Saturday, 23. of August 2014
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Exercise and atrial fibrillation - little limitation of physical activity

Atrial fibrillation is a cardiac arrhythmia in which the heart muscle beats very irregularly. The amount of blood expelled from the left ventricle during each beat varies. The patient notices this by virtue of the fact that pulse at the wrist is very irregular and of varying strength when measured with a finger. The pulse frequency (heart rate) also fluctuates widely so the differences may amount to as much as 30 beats per minute.

For the body this means an uneven supply of oxygen when the muscles are working. The fluctuations are also present when the body is under physical stress.

Consequently the stress ECG cannot be used to calculate a training frequency, in contrast to patients with a regular heartbeat.

 

Tips on optimum training

 

Ergometer training:

For ergometer training at home simply adopt the wattage that was calculated for you in the rehab clinic. When adjusting the ergometer, ensure that you enter a constant wattage. Some ergometers have programs in which the load is controlled by the pulse rate.

These do not work for persons with atrial fibrillation.

When buying an ergometer, check that you can set a constant wattage.

Walking, speed walking or running:

As the very irregular and indistinct pulse frequency cannot be used, the walking speed must be set by converting data from the stress ECG to the optimum walking or running speed based on bodyweight. This then gives the walking speed that equates to the training wattage. Then, when walking or running, you only need check your speed.

Swimming:

The changes in heart frequency that occur when the body is immersed in water are of no relevance in the case of atrial fibrillation. Our telemetric investigations in the swimming pool have shown that the load has neither a positive nor a negative effect on the conduction of stimuli in atrial fibrillation, also that there were no additional cardiac arrhythmias. However, the optimum load is not so easy to define as with walking or running. Owing to the changing physical conditions, a conversion cannot be made from the stress ECG to a swimming speed. Decisive here is the individual swimming and breathing technique.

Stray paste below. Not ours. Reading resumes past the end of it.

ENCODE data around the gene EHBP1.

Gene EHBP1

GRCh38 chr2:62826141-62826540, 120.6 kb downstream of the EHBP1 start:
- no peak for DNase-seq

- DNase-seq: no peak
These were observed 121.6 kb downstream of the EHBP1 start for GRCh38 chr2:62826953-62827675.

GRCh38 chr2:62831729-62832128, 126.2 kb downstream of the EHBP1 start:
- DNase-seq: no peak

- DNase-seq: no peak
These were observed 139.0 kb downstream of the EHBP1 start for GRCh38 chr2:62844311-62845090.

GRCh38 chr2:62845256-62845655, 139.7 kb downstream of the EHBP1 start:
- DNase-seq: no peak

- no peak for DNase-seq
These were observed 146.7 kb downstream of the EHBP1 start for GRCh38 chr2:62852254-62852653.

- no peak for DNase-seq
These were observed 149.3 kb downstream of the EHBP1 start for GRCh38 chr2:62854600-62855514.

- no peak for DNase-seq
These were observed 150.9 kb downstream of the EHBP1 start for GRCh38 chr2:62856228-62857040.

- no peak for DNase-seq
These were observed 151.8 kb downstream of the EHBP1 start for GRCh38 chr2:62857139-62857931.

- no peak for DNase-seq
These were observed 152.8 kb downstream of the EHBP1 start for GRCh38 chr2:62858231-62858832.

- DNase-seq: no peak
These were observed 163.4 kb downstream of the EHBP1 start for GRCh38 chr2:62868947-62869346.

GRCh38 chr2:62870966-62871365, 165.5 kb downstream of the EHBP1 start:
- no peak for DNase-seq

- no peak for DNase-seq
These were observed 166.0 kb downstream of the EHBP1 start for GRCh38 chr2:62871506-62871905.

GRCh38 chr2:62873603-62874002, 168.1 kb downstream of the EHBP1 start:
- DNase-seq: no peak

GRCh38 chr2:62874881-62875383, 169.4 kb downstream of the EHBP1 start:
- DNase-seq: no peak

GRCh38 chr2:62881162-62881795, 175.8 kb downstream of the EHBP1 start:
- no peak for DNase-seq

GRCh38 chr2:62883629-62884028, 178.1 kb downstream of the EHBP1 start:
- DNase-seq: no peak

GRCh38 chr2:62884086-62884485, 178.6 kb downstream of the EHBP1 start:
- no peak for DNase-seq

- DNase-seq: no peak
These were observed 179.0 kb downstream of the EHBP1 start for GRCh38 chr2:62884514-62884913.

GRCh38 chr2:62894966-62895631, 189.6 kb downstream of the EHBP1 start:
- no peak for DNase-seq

Other types of exercise:

With all other types of exercise it is not possible to control the load via the pulse rate. Decisive are the individual exercise technique and the person’s previous experience. However, the following principle applies:

 

The load should only be such that you can still converse with your partner.

 

Technical aids:

There are special pulse meters for heart patients. They consist of a belt for the electrodes so that they can detect the heartbeat and a wristwatch to which the heart rate is transmitted and permanently displayed. These meters continue to show the correct heart rate even under heavy physical load and are an ideal way of controlling the effort being put in. However, these devices are not easily to use if the person has atrial fibrillation, as they show a constantly changing heart rate and thus tend to be irritating.

 

Training effects:

Despite atrial fibrillation, regular physical exercise does produce effects on the organism. They are not only demonstrable, however, as a lowering of the heart rate. Investigations in our hospital have shown that training produces a significant increase in maximum watt output in the stress ECG and in sustained output during ergometer training.

Patients who have become accustomed to the effects of atrial fibrillation experience little restriction on their physical activities.

Author: Uwe Schwan, Graduate Sports Instructor, Clinic Bad Hermansborn, Bad Driburg (Germany)